Linnie Blake

The popular cultural ubiquity of the zombie in the years following the Second World War is testament to that monster‘s remarkable ability to adapt to the social anxieties of the age. From the red-scare zombie-vampire hybrids of I Am Legend (1954) onwards, the abject alterity of the ambulant dead has been deployed as a means of interrogating everything from the war in Vietnam (Night of the Living Dead, 1968) to the evils of consumerism (Dawn of the Dead, 1978). This essay explores how, in the years since 9/11, those questions of ethnicity and gender, regionality and power that have haunted the zombie narrative since 1968 have come to articulate the social and cultural dislocations wrought by free-market economics and the shock doctrines that underscore the will to global corporatism. The article examines these dynamics through consideration of the figure of the zombie in a range of contemporary cultural texts drawn from film, television, graphic fiction, literature and gaming, each of which articulates a sense not only neo-liberalism itself has failed but simply wont lie down and die. It is therefore argued that in an age of corporate war and economic collapse, community breakdown and state-sanctioned torture, the zombie apocalypse both realises and works through the failure of the free market, its victims shuffling through the ruins, avatars of the contemporary global self.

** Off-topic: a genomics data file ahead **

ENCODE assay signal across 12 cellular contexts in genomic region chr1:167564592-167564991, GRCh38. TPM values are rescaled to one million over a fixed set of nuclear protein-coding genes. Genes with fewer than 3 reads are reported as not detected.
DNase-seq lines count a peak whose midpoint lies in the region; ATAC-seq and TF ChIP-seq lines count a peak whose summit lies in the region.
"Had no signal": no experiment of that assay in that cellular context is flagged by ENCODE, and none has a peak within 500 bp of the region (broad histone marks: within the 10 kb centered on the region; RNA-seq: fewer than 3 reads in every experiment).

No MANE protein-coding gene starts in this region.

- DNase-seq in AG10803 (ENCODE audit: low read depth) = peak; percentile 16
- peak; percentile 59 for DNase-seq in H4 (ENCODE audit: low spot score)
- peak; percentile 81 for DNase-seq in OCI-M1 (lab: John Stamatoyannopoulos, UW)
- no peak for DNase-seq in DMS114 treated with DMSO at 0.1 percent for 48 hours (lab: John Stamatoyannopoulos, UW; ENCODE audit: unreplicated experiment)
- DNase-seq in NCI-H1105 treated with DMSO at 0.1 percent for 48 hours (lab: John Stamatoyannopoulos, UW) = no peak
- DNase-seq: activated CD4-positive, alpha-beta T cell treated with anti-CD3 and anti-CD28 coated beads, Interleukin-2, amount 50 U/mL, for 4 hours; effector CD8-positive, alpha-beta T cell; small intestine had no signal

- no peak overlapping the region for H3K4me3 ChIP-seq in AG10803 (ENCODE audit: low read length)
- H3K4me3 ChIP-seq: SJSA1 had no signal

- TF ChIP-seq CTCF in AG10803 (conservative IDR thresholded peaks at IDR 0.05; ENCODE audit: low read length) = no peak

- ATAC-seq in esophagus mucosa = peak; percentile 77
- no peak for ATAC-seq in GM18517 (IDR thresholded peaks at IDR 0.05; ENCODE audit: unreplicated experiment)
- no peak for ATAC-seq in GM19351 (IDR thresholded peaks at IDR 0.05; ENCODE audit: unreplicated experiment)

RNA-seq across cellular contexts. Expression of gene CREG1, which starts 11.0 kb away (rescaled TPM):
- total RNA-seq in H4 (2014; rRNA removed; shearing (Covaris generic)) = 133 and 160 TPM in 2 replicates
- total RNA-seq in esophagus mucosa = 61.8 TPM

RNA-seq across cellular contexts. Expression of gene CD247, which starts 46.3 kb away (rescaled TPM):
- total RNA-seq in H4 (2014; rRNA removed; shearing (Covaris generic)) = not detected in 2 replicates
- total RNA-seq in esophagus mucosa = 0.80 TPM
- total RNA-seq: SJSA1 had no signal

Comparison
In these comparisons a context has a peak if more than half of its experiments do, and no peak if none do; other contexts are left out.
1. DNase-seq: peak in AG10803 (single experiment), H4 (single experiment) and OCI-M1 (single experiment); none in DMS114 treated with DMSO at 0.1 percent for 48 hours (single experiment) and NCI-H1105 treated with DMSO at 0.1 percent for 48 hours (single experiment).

Gothic Studies
Johan Höglund

This essay argues that Stephen King‘s 2006 novel Cell explores the age of terror with the aid of two concurrent Gothic discourses. The first such discourse belongs to the tradition that Patrick Brantlinger has termed Imperial Gothic. As such, it imagines with the War on Terror that the threat that the (Gothic) Other constitutes is most usefully managed with the help of massive, military violence. The other, and more traditional, Gothic discourse radically imagines such violence as instead a War of Terror. The essay then argues that Cell does not attempt to reconcile these opposed positions to terror. Instead, the novel employs the two Gothic discourses to describe the epistemological rift that terror inevitably creates.